Drop by your favorite coffee shop and you can order an oat milk latte. At the supermarket, you might select a carton of soy, oat, and almond milk.
Plant-based milks have quickly become a fixture in our daily lives.
However, dairy milk producers have long objected to the use of the word “milk” to describe these beverages. This has sparked an industry-wide debate. What drinks can be called milk?
Let’s take a closer look at what plant-based “milks” are, and at the new guidance the US Food and Drug Administration (FDA) is offering.
Defining Plant-Based Milks
Plant-based milks are beverages made with liquid extracts of plant materials such as legumes, nuts, seeds, grains, and fruit.
Such beverages are not new. Soy milk, for instance, has been a staple in Asian countries for centuries. Plant-based milks have also been an option for lactose-intolerant people unable to drink dairy milk.
But in recent years, plant-based milks have soared in popularity. Besides looking for healthy options, consumers have become more conscious of their diets’ impacts on both animals and the environment. Many have chosen to adopt vegan diets, which eliminate the consumption of animal-derived products.
Besides your typical soy, oat, and almond, you can count on rice, cashew, hemp, coconut, and quinoa-based milks!
An Almond Doesn’t Lactate!
As plant-based milks have become a booming industry, dairy producers have accused their competitors of misleading consumers. According to the dairy industry, dairy milk is more nutritious than plant-based beverages. Because of this, they cannot be called “milks,” as this implies that they are derived in the same way as dairy milk.
In 2019, the FDA considered making “milk” an exclusive term for dairy products. FDA commissioner Scott Gottlieb explained, “An almond doesn’t lactate.” Though hailed by the dairy industry, public reception of this proposal was mixed.
But would the renaming of almond milk as “almond juice” only introduce more confusion? To answer this question, the FDA has revised its previous stance. Plant-based products can continue to market themselves as milks, as long as they clarify how they compare with dairy milk.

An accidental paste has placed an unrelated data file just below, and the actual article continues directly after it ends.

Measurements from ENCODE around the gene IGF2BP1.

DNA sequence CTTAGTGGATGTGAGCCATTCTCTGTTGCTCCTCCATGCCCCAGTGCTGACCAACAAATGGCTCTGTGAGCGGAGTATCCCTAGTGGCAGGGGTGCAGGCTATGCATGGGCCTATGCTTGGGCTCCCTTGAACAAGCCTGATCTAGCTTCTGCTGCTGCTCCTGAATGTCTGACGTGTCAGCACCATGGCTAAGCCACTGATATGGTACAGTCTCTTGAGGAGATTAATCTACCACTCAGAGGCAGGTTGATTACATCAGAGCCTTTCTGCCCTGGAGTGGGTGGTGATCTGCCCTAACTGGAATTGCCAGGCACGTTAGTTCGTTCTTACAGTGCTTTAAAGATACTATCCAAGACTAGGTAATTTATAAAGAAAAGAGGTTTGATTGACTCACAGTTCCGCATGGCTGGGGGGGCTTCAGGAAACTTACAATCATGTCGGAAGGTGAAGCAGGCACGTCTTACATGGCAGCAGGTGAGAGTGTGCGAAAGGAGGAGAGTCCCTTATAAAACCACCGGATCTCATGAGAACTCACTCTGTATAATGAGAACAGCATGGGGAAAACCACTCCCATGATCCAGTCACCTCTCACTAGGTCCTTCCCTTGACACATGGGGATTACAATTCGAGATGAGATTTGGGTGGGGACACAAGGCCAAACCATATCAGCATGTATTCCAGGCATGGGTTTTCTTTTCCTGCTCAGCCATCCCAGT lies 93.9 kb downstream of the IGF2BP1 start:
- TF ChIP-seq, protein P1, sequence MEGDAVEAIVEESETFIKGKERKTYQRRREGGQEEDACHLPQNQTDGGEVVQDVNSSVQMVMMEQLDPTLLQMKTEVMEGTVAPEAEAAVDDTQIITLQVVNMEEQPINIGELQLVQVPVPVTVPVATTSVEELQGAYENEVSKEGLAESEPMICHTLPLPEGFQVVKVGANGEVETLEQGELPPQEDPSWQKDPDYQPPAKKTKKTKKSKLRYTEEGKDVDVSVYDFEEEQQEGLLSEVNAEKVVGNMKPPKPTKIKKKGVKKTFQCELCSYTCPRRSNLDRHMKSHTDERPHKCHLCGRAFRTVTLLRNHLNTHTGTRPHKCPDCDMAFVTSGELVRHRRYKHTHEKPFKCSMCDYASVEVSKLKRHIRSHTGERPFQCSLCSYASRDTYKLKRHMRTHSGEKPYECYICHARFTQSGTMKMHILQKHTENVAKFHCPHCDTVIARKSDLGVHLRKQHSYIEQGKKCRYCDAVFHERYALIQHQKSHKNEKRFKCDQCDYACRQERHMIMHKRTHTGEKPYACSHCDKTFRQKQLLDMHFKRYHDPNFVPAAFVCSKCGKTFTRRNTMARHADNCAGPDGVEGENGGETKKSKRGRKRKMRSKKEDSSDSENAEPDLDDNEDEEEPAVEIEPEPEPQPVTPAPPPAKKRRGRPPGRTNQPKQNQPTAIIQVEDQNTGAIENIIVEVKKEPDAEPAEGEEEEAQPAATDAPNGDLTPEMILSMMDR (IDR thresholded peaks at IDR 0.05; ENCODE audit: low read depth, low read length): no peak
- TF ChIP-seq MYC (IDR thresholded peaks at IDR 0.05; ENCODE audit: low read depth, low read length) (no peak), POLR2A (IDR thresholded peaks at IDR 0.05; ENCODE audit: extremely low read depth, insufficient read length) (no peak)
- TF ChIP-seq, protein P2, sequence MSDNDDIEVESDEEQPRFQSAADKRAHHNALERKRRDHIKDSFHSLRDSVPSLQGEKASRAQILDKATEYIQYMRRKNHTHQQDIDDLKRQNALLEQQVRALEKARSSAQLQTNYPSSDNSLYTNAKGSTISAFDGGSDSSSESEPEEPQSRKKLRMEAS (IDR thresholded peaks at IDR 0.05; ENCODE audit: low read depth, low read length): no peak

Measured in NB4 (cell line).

Dairy representatives such as The National Milk Producers Federation have already criticized the proposed guidance. In their view, milk is a “common and usual name” that cannot be used to describe plant-based alternatives.
In turn, proponents of plant-based alternatives argue that “milk” has become a flexible term no longer strictly associated with a cow’s udders. After all, consumers can distinguish peanut butter from butter but understand that both can be spread on bread. Similarly, plant-based alternatives are used just like dairy milk – in one’s morning coffee, in baking, and in other delicious recipes.
Furthermore, using dairy milk as a standard implies it is inherently better than plant-based alternatives, which have their own nutritional benefits. In some cases, plant-based milks can be even better than dairy milk. For example, almond milk is a good source of calcium and vitamin E, but contains less saturated fat than dairy milk.
What do you think? Can plant-based alternatives be called milk? Or is it just an example of how language is more flexible than trademarked marketing? The FDA is welcoming comments on the guidance.
In the meanwhile, why not enjoy a glass of plant-based beverage?
Sources: NY Times, NOR, CNN, Atlantic, WebMD, The Conversation